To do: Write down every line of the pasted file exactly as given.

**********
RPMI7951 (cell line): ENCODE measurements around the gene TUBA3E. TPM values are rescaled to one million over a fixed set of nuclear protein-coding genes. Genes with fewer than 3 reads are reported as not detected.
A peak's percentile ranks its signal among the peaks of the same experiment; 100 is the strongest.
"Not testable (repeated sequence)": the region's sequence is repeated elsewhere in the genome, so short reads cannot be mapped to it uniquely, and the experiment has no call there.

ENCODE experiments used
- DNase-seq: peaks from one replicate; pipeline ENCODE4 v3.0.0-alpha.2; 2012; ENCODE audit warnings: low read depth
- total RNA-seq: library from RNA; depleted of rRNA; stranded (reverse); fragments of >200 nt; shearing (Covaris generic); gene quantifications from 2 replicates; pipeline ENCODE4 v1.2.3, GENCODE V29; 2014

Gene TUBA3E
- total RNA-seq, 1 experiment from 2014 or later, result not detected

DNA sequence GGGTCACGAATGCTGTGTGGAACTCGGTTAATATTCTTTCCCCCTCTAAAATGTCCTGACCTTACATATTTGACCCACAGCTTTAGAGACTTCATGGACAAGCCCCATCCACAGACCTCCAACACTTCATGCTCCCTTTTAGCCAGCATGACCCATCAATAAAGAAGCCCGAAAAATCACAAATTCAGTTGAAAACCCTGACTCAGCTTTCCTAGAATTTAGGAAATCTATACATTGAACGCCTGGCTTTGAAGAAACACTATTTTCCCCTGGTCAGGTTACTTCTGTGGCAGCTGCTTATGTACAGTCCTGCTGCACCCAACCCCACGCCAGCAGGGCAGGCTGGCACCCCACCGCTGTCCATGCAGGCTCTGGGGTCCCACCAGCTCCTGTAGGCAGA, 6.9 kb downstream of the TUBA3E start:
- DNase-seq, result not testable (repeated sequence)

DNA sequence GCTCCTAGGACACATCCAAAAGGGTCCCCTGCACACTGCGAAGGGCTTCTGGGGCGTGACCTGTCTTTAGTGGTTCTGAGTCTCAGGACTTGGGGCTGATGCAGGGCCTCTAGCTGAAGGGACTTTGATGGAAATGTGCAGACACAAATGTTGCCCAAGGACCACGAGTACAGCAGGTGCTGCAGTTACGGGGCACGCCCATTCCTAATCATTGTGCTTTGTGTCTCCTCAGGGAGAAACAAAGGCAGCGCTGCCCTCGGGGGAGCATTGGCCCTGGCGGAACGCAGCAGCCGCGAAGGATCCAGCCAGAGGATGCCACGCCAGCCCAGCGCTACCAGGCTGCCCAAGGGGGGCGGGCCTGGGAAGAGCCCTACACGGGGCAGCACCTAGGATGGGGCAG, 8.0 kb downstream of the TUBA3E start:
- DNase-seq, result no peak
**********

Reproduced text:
RPMI7951 (cell line): ENCODE measurements around the gene TUBA3E. TPM values are rescaled to one million over a fixed set of nuclear protein-coding genes. Genes with fewer than 3 reads are reported as not detected.
A peak's percentile ranks its signal among the peaks of the same experiment; 100 is the strongest.
"Not testable (repeated sequence)": the region's sequence is repeated elsewhere in the genome, so short reads cannot be mapped to it uniquely, and the experiment has no call there.

ENCODE experiments used
- DNase-seq: peaks from one replicate; pipeline ENCODE4 v3.0.0-alpha.2; 2012; ENCODE audit warnings: low read depth
- total RNA-seq: library from RNA; depleted of rRNA; stranded (reverse); fragments of >200 nt; shearing (Covaris generic); gene quantifications from 2 replicates; pipeline ENCODE4 v1.2.3, GENCODE V29; 2014

Gene TUBA3E
- total RNA-seq, 1 experiment from 2014 or later, result not detected

DNA sequence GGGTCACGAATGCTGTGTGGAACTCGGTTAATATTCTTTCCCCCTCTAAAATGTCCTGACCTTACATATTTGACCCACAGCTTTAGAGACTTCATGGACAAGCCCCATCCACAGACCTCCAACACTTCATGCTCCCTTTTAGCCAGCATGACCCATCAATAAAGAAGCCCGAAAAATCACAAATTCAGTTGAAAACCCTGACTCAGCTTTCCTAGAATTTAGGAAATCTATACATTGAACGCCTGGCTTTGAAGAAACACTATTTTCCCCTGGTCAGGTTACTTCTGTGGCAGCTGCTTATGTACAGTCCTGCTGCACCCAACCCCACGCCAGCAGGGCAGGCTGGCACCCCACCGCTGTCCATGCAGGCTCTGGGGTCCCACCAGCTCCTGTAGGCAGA, 6.9 kb downstream of the TUBA3E start:
- DNase-seq, result not testable (repeated sequence)

DNA sequence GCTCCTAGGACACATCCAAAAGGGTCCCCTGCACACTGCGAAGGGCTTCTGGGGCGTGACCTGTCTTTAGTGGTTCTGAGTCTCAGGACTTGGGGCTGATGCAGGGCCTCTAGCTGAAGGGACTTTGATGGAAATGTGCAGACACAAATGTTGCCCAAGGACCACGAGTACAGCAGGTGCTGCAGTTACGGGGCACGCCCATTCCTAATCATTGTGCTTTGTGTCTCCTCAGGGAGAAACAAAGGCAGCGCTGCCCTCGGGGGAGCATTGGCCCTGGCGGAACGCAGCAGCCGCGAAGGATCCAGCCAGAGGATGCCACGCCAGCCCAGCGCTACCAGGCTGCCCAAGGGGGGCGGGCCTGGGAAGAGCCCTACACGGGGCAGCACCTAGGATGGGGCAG, 8.0 kb downstream of the TUBA3E start:
- DNase-seq, result no peak